(This is after all the bushed pilot blog, so now and then the bushed pilot writes something about flying!)
Pilots quickly learn that some people dislike flying, and that, among those, a sizeable population does not enjoy flying in small airplanes. “Small” being anything less than the size of, say, a Dash Eight or an Avro RJ or a Boeing 737. Those are all small airliners by today’s standards, but they are large enough that somehow going aboard and finding a seat can almost convey the impression – the illusion — that no rising from the surface of the earth and hurtling through thin air is about to happen.
The other day I flew with a young Norwegian adventurer over to the village of Lutsel K’e, 55 miles southwest of our place, in the Husky. The Aviat Husky, for those unfamiliar with it, takes “small aircraft” to the smallest end of the spectrum. Two seats, front and back, for a pilot and passenger; a fuselage welded and bolted to an ample pair of wings; an engine and propeller; instruments, control stick and rudder pedals, and some sort of landing gear – fat tires, wheel-skis, or floats. Total takeoff weight about 2000 pounds. It is a marvelously capable, modern, and robust little flying machine, but the emphasis is emphatically on “little.” (There is a photo of the Husky on the “About This Blog” page — but please read on.)
My passenger had just completed an eight-month sojourn in one of the most remote parts of the North American mainland, and he had come through his long adventure in good spirits, and mostly healthy. The tip of one toe was giving him some worry and pain, thanks to a scary encounter with thin ice, cold water, and frozen ski boots, but he was hale and hearty. He was eager to go home to his farm in Norway, and at the same time sad to leave this beautiful part of the circumpolar world. I glanced back at one point in our 35-minute flight, expecting to see him glued to one of his side windows, ogling the cliffs and coves along the south shore of Christie Bay. I was surprised to see him instead looking down, sidelong. “What?” I thought, “Is he staring at his frickin’ phone?” Maybe he was; I didn’t ask. We landed on the runway at Lutsel K’e and taxied up to the tiny terminal building. “Looks just like Gatwick,” he quipped. He gracefully extricated himself from the back seat of the plane (no easy feat) and I started pulling his gear out of the cargo pod on the airplane’s belly. Standing there on terra firma again, he said matter-of-factly, “I don’t like flying. I never have.”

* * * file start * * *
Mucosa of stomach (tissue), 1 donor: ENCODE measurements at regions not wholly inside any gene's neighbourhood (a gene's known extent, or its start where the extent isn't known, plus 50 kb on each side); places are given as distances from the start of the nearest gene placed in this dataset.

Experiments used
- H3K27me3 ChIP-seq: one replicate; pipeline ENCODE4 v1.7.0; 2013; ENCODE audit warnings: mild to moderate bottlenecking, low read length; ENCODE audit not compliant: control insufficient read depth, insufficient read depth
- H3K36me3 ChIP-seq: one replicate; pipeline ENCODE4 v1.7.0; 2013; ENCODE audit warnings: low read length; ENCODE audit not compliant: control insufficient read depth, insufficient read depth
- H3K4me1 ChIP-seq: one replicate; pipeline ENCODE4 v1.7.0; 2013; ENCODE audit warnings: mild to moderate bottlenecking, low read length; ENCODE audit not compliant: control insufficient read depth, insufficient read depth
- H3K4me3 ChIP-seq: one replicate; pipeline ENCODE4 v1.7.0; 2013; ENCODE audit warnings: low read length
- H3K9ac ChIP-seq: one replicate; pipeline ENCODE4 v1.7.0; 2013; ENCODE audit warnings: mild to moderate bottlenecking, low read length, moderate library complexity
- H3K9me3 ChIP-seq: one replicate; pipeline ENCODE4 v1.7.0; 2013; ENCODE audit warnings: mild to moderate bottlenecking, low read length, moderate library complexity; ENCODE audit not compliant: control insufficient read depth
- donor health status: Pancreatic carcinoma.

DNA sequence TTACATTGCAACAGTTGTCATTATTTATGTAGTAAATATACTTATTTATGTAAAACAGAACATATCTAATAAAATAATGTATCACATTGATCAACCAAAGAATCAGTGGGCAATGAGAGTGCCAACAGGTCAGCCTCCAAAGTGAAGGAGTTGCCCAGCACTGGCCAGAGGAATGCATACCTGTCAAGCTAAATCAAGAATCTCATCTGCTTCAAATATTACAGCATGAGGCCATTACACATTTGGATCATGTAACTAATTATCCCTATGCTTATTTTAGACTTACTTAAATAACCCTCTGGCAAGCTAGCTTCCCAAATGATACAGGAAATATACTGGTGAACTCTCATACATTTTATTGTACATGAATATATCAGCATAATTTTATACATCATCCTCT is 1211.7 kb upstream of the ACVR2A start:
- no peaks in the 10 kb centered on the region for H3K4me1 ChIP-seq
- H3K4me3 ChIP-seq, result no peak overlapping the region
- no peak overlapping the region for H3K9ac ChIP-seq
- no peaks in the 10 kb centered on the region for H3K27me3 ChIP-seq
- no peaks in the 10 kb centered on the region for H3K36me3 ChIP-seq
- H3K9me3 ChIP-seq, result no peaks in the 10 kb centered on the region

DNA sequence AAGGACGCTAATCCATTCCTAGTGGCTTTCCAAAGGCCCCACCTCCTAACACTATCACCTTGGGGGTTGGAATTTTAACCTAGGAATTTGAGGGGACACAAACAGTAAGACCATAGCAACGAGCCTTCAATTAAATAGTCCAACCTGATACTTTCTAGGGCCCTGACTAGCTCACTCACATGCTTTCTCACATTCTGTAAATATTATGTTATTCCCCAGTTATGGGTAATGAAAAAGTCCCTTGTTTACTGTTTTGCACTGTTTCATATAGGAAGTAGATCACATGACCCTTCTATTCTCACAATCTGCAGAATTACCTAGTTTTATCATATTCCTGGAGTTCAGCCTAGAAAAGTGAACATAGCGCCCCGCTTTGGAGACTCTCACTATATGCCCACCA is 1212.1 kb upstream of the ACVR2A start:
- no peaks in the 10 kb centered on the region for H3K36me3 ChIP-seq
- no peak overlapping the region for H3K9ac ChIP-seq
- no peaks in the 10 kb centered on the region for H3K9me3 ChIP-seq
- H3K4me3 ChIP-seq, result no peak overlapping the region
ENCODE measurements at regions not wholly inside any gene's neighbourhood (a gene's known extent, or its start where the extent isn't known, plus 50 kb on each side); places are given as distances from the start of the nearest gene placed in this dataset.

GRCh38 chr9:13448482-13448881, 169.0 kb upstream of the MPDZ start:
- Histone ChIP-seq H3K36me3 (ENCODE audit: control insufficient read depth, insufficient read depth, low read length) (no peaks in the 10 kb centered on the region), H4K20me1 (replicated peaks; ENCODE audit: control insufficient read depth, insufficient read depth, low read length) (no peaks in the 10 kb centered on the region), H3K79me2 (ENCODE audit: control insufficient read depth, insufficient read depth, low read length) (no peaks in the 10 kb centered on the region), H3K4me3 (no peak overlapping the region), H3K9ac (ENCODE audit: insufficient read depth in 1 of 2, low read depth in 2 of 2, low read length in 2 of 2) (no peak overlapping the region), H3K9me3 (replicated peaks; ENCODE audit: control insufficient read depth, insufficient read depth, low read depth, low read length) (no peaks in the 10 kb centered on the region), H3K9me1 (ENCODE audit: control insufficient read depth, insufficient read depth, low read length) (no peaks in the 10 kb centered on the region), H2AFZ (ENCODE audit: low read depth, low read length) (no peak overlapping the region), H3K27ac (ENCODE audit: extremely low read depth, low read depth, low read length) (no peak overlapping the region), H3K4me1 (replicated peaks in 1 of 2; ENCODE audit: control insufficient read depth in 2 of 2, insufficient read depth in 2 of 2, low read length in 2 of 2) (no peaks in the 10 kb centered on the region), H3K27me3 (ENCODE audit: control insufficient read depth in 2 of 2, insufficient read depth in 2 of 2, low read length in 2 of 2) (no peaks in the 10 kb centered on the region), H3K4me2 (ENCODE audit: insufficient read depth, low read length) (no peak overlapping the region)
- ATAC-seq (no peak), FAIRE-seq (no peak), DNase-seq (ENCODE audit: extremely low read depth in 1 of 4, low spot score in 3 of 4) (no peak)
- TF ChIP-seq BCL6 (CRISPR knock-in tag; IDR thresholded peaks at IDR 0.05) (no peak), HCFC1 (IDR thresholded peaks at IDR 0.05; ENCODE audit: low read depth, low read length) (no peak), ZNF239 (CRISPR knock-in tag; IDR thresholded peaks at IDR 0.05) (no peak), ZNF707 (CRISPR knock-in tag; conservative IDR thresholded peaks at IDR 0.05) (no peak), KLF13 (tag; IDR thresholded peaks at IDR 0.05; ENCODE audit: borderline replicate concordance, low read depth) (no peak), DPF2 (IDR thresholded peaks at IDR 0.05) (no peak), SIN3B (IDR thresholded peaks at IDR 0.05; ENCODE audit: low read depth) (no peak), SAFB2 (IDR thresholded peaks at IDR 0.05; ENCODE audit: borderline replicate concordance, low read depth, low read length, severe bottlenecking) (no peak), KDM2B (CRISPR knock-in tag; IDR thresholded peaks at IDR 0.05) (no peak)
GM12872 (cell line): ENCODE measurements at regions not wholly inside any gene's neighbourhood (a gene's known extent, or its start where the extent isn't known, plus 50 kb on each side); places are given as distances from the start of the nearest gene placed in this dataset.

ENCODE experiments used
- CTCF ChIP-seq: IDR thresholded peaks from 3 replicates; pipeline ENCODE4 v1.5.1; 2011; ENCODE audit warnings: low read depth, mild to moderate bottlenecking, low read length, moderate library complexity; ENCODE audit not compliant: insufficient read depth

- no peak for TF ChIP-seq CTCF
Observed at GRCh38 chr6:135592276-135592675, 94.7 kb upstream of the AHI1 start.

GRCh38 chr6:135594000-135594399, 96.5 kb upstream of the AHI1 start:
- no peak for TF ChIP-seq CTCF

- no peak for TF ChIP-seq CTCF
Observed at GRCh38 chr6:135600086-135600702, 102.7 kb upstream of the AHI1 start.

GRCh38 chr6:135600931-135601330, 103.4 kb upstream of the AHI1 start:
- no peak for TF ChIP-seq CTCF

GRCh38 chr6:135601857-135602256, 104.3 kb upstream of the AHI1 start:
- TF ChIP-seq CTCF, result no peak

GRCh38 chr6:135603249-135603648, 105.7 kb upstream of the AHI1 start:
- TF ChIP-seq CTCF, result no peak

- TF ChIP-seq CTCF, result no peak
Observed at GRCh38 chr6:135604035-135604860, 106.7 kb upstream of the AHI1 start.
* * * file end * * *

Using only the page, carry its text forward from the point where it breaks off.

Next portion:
We talked and laughed a little about flying, and parachuting, and I told him that when I was in high school I had had ambitions of becoming a smokejumper for the U.S. Forest Service. The training center was in Missoula Montana, which is where I started university back in 1975. I even knew a few smokejumpers who lived in the dormitories at the U of Montana, and every one of them was a confident, happy-go-lucky guy. My path in life soon took me out of the mountains for a long time, and my interest in smoke-jumping morphed into a passion for dogsledding and the Far North. Over the years I became a pilot, and as such I have joked now and then about my long-lost smoke-jumping aspirations: “Excuse me, but what inspires a person to jump out of a perfectly good airplane, into a forest fire!?” (Now, a little older yet, I have circled back around in my thinking. I think on some level I understand smokejumpers again. Too late now, alas. But what a life! What a livelihood!)